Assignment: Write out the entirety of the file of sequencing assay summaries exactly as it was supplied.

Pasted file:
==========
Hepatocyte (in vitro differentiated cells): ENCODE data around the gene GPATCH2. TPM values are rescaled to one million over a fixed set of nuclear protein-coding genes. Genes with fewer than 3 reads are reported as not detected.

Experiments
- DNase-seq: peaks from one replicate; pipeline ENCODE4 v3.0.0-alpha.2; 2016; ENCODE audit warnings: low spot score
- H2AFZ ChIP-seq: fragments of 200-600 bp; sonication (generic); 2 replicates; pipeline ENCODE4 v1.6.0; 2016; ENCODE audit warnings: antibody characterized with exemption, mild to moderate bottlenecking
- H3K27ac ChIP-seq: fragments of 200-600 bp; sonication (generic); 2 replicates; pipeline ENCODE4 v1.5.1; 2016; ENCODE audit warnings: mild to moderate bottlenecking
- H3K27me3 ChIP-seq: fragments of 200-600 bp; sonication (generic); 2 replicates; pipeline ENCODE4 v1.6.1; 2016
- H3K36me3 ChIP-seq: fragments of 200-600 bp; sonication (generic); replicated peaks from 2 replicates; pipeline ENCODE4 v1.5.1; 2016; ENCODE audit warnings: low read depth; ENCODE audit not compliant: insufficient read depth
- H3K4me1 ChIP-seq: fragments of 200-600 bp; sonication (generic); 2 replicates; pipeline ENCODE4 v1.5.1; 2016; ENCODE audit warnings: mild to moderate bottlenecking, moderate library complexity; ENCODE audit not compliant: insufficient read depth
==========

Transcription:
Hepatocyte (in vitro differentiated cells): ENCODE data around the gene GPATCH2. TPM values are rescaled to one million over a fixed set of nuclear protein-coding genes. Genes with fewer than 3 reads are reported as not detected.

Experiments
- DNase-seq: peaks from one replicate; pipeline ENCODE4 v3.0.0-alpha.2; 2016; ENCODE audit warnings: low spot score
- H2AFZ ChIP-seq: fragments of 200-600 bp; sonication (generic); 2 replicates; pipeline ENCODE4 v1.6.0; 2016; ENCODE audit warnings: antibody characterized with exemption, mild to moderate bottlenecking
- H3K27ac ChIP-seq: fragments of 200-600 bp; sonication (generic); 2 replicates; pipeline ENCODE4 v1.5.1; 2016; ENCODE audit warnings: mild to moderate bottlenecking
- H3K27me3 ChIP-seq: fragments of 200-600 bp; sonication (generic); 2 replicates; pipeline ENCODE4 v1.6.1; 2016
- H3K36me3 ChIP-seq: fragments of 200-600 bp; sonication (generic); replicated peaks from 2 replicates; pipeline ENCODE4 v1.5.1; 2016; ENCODE audit warnings: low read depth; ENCODE audit not compliant: insufficient read depth
- H3K4me1 ChIP-seq: fragments of 200-600 bp; sonication (generic); 2 replicates; pipeline ENCODE4 v1.5.1; 2016; ENCODE audit warnings: mild to moderate bottlenecking, moderate library complexity; ENCODE audit not compliant: insufficient read depth